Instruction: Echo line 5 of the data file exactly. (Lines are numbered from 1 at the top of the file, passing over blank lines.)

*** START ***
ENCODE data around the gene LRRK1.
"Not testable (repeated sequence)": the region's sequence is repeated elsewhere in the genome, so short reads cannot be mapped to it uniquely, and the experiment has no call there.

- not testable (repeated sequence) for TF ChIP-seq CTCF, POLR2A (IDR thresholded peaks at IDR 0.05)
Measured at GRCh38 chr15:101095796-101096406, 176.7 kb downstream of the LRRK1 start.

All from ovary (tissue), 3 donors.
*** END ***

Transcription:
All from ovary (tissue), 3 donors.